Book Review by Kam Williams

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My Freshman Year
What a Professor Learned by Becoming a Student
By Rebekah Nathan
Cornell University Press
208 pp.
Hardcover, $24.00
ISBN: 0-8014-4397-0

“After more than 15 years of university teaching, I found that students had become increasingly confusing to me. How could some never take a note during class? And what about those who bring whole meals and eat and drink during class? Or those who seem to feel absolutely no embarrassment in putting their head or their feet on their desk and taking a nap during class?

I tried to make sense of what seemed bizarre behavior. Were we like that? Are students today different? Doesn’t it seem like they’re cheating more? They’re ruder? They’re less motivated? And more steeped in their own sense of entitlement? The list goes on…�
-- Excerpted from Chapter 1

Are the college students of today different from those of yesteryear? One would think so, given that they were raised on the incessant, often competing demands of assorted electronic media like the Internet, television, cell phones, computer games and Instant Messaging.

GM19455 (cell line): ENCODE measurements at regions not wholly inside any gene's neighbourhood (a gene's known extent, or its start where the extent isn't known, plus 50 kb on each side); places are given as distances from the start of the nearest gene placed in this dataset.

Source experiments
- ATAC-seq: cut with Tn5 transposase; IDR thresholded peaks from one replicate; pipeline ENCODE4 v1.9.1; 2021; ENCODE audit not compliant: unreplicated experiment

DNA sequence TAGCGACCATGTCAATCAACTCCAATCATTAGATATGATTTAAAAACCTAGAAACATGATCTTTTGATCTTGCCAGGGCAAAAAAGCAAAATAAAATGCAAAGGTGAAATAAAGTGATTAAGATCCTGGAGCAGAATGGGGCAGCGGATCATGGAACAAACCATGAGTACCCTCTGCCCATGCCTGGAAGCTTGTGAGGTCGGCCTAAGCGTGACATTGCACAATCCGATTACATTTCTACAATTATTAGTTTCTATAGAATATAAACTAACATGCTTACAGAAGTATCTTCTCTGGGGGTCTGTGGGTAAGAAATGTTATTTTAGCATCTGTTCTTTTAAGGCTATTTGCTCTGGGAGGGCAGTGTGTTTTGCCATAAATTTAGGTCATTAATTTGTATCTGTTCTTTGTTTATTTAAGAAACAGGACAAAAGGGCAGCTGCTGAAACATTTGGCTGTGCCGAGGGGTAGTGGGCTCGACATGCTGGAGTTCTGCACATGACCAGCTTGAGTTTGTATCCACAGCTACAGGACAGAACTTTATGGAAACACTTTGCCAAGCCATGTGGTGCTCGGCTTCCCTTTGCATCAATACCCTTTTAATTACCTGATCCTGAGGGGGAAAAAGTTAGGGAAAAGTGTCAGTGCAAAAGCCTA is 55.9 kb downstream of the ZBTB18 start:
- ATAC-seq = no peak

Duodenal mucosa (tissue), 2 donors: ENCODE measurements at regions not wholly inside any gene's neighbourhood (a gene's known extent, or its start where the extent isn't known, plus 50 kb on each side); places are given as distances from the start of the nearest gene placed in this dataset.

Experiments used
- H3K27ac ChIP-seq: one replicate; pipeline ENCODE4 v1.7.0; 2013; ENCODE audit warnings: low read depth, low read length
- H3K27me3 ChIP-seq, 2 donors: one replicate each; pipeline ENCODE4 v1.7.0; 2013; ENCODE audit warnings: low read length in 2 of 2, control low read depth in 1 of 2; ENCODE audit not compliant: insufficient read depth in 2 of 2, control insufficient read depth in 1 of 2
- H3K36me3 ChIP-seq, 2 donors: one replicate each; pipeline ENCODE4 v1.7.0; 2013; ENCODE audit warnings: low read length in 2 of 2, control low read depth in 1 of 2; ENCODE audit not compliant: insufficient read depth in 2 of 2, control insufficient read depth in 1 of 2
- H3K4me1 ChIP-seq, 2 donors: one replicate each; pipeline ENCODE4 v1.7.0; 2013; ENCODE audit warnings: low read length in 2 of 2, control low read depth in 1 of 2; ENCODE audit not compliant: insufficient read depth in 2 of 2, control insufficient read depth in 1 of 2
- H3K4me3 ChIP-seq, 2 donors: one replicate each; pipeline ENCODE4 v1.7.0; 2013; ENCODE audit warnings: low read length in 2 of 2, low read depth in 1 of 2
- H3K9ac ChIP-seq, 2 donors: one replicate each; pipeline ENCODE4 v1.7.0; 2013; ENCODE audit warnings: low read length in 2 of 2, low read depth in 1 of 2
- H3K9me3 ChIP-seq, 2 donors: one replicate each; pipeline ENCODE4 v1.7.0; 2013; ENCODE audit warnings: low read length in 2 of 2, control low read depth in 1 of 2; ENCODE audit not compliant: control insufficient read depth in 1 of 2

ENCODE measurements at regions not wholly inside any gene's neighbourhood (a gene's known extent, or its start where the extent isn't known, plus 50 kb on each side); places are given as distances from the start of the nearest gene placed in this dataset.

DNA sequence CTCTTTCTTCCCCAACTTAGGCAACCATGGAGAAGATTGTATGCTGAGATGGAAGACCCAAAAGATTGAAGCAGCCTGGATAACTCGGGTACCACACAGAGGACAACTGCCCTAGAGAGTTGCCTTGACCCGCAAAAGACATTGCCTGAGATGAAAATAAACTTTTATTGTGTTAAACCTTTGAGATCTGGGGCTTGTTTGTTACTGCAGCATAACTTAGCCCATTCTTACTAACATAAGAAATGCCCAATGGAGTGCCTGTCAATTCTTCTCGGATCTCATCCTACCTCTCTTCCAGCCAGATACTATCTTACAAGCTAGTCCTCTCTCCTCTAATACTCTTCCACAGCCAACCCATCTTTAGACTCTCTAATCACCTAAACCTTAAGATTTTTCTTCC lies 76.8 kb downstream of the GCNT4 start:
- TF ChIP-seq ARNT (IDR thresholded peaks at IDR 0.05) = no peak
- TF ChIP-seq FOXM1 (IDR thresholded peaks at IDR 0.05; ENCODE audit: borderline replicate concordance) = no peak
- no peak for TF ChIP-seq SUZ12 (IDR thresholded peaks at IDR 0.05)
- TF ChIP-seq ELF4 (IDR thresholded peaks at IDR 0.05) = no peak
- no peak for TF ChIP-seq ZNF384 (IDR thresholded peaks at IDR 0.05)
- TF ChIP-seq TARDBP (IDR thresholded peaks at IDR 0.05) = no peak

In fact, one anthropology professor found the behavior she observed in her classes so disturbing that she decided to put this generation of kids under her social scientist’s microscope. But because she knew not to trust them to answer any educator’s questions honestly, she decided to matriculate all over again in order to infiltrate the ranks of the student body.
Adopting an alias, she moved into a dorm, and attended classes, just like any other freshman. However, because she was now on the other side of the academic fence, she was able to experience, firsthand, the cultural forces at work which were creating this new type of collegian. And, as one of them, her new classmates freely shared the particulars of their study, dating, eating, sexual and other social habits.  

 After spending a year making intimate observations and compiling data at an unnamed university, Rebekah Nathan (not her real name), recounts her experience and makes some fascinating observations in My Freshman Year
What a Professor Learned by Becoming a Student. In the book, the author finds herself sympathizing with the predicament of her “over-optioned� and “multi-tasking� younger peers, who appear to be almost lost in a world which lacks a true sense of community.

Among Nathan’s surprising findings is that, compared to students of a couple of decades ago, today’s students are both studying and socializing less. Why? Because a greater percentage of them are working at part-time jobs than ever before. Plus, she weighs on such interesting topics as dorm life, job prospects, sexuality, alcohol, and the degree of fraternizing across cultural and color lines. This compelling account of current college life will prove to be invaluable reading for students, parents and anyone else interested in the state of higher education in America today.

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